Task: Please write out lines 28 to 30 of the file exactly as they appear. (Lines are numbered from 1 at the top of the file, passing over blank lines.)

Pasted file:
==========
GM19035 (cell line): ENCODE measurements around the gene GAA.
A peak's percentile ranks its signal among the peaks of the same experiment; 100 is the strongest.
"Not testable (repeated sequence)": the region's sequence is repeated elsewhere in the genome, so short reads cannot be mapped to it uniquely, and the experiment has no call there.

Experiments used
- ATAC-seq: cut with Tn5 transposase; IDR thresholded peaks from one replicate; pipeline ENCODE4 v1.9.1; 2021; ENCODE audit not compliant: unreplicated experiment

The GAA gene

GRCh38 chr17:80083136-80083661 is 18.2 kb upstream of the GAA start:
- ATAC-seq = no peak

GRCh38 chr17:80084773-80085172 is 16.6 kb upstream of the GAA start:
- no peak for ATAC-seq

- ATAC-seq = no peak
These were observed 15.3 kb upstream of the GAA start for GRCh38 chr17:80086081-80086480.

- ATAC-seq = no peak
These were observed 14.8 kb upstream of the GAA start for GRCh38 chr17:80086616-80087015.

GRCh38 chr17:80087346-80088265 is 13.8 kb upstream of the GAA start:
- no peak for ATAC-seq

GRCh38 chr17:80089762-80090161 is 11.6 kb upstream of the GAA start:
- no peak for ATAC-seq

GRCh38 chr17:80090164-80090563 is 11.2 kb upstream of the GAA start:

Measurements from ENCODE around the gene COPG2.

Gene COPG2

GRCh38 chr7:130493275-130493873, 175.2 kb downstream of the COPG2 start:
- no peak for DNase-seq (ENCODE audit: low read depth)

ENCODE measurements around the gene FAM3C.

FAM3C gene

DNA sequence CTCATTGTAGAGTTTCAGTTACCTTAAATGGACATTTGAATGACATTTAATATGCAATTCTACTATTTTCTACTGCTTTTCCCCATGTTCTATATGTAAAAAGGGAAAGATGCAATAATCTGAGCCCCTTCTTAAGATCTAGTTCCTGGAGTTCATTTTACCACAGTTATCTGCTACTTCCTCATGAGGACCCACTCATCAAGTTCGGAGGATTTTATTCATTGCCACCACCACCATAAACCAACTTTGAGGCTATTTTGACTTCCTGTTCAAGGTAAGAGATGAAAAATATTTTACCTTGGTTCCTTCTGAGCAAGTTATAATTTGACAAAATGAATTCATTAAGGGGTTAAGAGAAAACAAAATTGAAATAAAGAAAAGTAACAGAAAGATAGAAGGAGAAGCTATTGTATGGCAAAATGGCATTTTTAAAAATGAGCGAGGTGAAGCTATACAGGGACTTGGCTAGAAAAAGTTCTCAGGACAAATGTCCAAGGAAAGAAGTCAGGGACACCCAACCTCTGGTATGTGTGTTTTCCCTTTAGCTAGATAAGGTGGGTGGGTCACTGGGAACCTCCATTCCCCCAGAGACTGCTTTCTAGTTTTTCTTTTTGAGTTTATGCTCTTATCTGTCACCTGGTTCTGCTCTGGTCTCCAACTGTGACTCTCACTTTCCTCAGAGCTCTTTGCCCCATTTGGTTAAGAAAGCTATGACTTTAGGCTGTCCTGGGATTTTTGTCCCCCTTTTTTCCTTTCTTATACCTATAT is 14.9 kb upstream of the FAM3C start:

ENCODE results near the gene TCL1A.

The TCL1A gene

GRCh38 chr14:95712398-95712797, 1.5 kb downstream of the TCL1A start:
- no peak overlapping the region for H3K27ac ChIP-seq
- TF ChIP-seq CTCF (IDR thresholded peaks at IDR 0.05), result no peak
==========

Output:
The TCL1A gene

GRCh38 chr14:95712398-95712797, 1.5 kb downstream of the TCL1A start:
- no peak overlapping the region for H3K27ac ChIP-seq